27 November 2017 Edition
Housing still contentious 50 years after civil rights struggle
Residents have taken to the streets to protest at decisions by Belfast City Council to refuse to zone land for social housing
HOUSING ALLOCATION was one of the central issues for civil rights campaigners in the 1960s as public housing allocated by local councils – invariably controlled by the Unionist Party – practised widespread discrimination against the Catholic/nationalist community.
Yet, almost two decades after the Good Friday Agreement, housing provision is still a bone of contention.
Threats by the unionist Ulster Volunteer Force that have forced Catholic families to flee their homes in a shared housing initiative in Belfast show sectarianism in its sharpest light. For numerous families living in overcrowded and socially deprived areas of the North, however, the failure of the statutory bodies to provide adequate housing smacks more of the discrimination of the 1960s/1970s unionist regime in Stormont than the bully-boy tactics of the UVF.
In recent months, residents of north and south Belfast have taken to the streets to protest at decisions by Belfast City Council to refuse to zone land for social housing, instead favouring private developments as well as commercial and retail projects.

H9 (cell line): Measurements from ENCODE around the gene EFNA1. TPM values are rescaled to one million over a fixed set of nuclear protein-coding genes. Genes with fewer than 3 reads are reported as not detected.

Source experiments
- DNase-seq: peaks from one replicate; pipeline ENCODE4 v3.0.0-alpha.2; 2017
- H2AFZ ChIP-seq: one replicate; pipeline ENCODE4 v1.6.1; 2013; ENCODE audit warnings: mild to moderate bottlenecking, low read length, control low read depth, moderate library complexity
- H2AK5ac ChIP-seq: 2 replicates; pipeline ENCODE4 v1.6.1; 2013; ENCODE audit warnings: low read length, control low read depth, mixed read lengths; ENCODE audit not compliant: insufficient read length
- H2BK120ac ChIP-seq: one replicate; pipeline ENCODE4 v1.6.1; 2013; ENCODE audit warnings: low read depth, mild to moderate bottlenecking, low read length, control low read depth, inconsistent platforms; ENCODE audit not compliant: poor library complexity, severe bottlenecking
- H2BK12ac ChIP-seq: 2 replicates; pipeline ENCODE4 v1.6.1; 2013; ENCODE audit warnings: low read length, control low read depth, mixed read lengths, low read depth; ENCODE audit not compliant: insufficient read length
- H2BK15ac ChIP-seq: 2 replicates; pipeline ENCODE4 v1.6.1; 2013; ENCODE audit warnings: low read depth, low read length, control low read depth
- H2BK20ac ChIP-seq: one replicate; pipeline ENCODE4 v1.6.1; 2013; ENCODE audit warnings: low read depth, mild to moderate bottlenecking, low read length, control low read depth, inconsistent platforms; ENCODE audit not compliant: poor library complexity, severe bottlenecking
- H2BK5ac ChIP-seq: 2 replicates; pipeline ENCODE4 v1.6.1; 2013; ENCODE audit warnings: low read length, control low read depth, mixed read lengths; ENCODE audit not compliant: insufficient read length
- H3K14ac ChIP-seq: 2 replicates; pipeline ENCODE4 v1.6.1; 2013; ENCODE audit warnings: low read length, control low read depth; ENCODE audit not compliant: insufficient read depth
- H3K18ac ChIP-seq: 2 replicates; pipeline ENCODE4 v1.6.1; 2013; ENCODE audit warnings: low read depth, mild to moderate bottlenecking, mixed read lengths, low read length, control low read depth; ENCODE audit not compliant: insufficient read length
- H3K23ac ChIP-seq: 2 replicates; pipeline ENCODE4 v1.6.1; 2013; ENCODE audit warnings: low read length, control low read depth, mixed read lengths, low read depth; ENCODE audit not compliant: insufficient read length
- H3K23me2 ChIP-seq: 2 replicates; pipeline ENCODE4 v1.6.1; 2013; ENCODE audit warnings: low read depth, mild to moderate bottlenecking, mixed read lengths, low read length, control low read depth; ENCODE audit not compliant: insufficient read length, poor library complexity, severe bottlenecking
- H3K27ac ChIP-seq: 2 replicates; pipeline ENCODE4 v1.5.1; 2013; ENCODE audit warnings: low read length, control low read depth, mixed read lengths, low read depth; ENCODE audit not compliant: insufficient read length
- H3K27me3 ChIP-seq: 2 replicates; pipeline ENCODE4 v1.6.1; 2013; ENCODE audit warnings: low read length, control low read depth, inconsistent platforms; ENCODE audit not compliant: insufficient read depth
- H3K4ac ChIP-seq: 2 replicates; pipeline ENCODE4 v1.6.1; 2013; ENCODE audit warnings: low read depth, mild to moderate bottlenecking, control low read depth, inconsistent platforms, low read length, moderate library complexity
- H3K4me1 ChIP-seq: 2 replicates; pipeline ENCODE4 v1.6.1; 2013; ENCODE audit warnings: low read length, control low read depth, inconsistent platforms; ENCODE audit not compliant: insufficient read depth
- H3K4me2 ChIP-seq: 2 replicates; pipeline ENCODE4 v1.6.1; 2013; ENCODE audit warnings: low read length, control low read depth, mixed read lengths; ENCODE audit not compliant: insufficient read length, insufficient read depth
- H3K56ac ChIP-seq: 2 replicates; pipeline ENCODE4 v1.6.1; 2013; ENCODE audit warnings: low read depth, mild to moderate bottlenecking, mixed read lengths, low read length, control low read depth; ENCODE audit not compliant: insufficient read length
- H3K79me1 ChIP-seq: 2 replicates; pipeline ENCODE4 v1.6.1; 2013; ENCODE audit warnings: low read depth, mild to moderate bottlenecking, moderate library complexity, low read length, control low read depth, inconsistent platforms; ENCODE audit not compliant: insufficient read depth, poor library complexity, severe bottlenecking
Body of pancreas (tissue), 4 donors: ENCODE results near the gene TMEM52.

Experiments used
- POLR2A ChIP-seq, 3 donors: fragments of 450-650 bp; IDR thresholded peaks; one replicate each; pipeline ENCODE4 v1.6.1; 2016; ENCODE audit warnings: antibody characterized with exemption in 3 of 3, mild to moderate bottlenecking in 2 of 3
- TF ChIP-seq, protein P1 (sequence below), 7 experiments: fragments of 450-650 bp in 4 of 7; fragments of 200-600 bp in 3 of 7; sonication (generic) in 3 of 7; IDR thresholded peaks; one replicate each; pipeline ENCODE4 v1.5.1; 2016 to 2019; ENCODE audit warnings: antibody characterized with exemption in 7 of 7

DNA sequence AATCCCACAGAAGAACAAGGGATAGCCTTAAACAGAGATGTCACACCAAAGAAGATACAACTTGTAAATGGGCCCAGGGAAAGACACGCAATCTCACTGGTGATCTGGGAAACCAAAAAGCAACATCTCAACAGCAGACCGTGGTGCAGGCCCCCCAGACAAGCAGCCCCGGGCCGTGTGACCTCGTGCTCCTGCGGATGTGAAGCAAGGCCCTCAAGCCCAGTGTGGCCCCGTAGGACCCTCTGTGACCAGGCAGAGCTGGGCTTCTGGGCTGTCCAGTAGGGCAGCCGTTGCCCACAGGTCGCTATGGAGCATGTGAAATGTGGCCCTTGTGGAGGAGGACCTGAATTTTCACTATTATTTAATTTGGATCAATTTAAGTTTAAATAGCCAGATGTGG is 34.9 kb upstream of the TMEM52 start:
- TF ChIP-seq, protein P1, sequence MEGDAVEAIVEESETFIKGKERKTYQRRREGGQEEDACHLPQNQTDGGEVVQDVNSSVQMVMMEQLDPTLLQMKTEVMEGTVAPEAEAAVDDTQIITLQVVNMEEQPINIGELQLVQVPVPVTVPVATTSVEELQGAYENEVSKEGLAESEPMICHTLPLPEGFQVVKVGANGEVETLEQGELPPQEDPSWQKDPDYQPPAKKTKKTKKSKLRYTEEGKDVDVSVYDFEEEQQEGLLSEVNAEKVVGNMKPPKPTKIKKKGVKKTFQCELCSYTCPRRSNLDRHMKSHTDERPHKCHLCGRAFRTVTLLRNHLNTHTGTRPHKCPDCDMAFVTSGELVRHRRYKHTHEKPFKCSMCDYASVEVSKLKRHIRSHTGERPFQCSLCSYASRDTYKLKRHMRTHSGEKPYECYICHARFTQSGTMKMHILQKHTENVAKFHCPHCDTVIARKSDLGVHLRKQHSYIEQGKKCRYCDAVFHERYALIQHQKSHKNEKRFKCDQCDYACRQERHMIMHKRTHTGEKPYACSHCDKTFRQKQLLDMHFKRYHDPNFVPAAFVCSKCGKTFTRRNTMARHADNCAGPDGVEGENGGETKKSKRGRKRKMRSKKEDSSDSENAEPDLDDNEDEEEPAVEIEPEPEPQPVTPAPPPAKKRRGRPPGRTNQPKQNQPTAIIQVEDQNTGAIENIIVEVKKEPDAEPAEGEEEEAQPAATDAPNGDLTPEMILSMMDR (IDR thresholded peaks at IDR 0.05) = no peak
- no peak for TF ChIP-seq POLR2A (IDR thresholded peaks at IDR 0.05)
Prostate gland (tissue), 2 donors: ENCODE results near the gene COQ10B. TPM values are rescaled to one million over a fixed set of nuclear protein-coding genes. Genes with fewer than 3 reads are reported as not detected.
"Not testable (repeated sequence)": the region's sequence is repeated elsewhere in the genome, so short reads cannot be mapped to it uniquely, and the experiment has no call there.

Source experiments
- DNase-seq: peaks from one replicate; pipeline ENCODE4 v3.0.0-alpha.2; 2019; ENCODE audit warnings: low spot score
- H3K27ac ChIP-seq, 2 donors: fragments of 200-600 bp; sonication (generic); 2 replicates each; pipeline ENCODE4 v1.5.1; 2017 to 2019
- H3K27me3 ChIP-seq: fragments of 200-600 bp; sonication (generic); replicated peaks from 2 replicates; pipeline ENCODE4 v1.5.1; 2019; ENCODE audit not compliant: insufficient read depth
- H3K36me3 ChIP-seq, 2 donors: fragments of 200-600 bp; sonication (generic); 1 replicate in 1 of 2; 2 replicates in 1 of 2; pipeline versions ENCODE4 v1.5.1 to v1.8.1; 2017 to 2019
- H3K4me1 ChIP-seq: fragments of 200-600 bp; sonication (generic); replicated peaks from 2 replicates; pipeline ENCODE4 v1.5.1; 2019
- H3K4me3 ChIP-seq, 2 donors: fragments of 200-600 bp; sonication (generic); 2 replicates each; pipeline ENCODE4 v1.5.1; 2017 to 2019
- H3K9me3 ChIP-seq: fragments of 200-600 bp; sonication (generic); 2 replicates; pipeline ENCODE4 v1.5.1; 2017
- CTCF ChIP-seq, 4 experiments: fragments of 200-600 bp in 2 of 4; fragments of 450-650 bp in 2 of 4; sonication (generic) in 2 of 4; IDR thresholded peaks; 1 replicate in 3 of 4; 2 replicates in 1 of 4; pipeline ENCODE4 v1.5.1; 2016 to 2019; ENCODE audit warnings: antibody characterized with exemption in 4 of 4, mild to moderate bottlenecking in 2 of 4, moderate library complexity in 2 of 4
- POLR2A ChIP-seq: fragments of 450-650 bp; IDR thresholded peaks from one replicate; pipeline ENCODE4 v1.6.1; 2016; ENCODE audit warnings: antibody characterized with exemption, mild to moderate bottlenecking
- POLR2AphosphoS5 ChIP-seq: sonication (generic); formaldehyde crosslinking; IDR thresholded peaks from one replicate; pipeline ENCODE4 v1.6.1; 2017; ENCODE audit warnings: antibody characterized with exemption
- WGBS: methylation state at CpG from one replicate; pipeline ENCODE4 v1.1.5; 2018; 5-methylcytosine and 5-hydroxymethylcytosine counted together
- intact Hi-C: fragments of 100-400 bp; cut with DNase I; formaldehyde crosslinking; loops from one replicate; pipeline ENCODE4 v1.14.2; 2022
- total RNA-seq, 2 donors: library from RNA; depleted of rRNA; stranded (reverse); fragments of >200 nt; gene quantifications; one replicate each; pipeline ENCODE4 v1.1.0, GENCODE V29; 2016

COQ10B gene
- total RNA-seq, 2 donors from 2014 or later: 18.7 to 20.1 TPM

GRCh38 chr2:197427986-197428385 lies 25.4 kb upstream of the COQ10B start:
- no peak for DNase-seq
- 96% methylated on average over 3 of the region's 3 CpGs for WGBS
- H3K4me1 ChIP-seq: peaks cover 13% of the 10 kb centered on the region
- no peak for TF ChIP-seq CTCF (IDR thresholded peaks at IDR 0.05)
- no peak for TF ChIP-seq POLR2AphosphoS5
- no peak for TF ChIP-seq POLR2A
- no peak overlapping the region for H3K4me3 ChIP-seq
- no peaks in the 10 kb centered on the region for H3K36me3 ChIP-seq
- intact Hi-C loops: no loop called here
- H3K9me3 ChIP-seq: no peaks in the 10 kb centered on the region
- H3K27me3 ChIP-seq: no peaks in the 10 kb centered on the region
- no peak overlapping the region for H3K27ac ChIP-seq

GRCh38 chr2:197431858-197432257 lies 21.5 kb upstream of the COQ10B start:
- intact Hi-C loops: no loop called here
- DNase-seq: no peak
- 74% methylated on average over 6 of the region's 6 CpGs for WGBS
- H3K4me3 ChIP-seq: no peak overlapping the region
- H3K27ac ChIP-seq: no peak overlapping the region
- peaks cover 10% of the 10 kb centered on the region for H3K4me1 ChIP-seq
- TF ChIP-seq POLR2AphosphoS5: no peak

Figures published by the Housing Executive as far back 2008 predicted that 95% of the projected need for new homes in north Belfast would, by 2012, be in the Catholic community. It is clear this is a systemic problem and raises the question as to how much has changed for nationalists since the 1960s when the civil rights movement demanded an end to housing discrimination.
Cantrell Close became a headline name in June of this year when, in a clear demonstration of loyalist intimidation in advance of the ‘marching season’, the mixed neighbourhood development was bedecked with UVF paramilitary and other unionist regalia clearly aimed at marking the area for loyalism.
The PSNI visited four Catholic families in the development on Tuesday night 26 September to inform them they were under threat, leading them to abandon their homes.
What gave the Cantrell Close story an added edge was the fact that it was promoted as a ‘flagship’ (no pun intended), cross-community housing development built as part of the Stormont Executive’s ‘Together: Building a United Communities’ (T:BUC) programme.
Launched in 2013 by the then First and Deputy First Ministers Peter Robinson and Martin McGuinness, the T:BUC strategy, as it become known, had as its vision “a united community based on equality of opportunity, the desirability of good relations and reconciliation – one which is strengthened by its diversity, where cultural expression is celebrated and embraced and where everyone can live, learn, work and socialise together, free from prejudice, hate and intolerance”.
• South Belfast DUP MP Emma Little-Pengelly and DUP Councillors Paul Porter (top right) and Jonathan Craig (bottom right)
In the section on housing, T:BUC quotes Life & Times Surveys which “have consistently shown significant preferences for mixed religion neighbourhoods”.